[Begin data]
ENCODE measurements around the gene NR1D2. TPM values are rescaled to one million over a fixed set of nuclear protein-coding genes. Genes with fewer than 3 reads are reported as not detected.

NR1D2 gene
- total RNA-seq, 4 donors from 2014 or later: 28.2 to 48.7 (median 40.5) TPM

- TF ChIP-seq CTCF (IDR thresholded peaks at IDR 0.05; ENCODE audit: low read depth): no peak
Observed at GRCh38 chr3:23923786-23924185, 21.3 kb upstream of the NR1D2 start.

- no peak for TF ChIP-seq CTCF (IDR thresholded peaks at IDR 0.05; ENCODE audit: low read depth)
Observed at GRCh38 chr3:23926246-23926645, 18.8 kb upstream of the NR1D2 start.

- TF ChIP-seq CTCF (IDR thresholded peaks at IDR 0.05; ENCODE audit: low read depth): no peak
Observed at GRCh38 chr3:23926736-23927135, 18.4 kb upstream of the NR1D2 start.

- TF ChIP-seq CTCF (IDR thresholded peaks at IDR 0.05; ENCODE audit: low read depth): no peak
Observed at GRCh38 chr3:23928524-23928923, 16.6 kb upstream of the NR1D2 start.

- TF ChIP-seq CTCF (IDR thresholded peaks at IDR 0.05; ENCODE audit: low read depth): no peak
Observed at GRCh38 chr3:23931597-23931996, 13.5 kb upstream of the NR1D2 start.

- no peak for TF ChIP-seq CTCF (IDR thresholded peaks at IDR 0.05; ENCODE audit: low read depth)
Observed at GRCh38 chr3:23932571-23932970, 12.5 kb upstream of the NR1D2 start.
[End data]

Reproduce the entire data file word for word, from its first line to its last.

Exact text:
ENCODE measurements around the gene NR1D2. TPM values are rescaled to one million over a fixed set of nuclear protein-coding genes. Genes with fewer than 3 reads are reported as not detected.

NR1D2 gene
- total RNA-seq, 4 donors from 2014 or later: 28.2 to 48.7 (median 40.5) TPM

- TF ChIP-seq CTCF (IDR thresholded peaks at IDR 0.05; ENCODE audit: low read depth): no peak
Observed at GRCh38 chr3:23923786-23924185, 21.3 kb upstream of the NR1D2 start.

- no peak for TF ChIP-seq CTCF (IDR thresholded peaks at IDR 0.05; ENCODE audit: low read depth)
Observed at GRCh38 chr3:23926246-23926645, 18.8 kb upstream of the NR1D2 start.

- TF ChIP-seq CTCF (IDR thresholded peaks at IDR 0.05; ENCODE audit: low read depth): no peak
Observed at GRCh38 chr3:23926736-23927135, 18.4 kb upstream of the NR1D2 start.

- TF ChIP-seq CTCF (IDR thresholded peaks at IDR 0.05; ENCODE audit: low read depth): no peak
Observed at GRCh38 chr3:23928524-23928923, 16.6 kb upstream of the NR1D2 start.

- TF ChIP-seq CTCF (IDR thresholded peaks at IDR 0.05; ENCODE audit: low read depth): no peak
Observed at GRCh38 chr3:23931597-23931996, 13.5 kb upstream of the NR1D2 start.

- no peak for TF ChIP-seq CTCF (IDR thresholded peaks at IDR 0.05; ENCODE audit: low read depth)
Observed at GRCh38 chr3:23932571-23932970, 12.5 kb upstream of the NR1D2 start.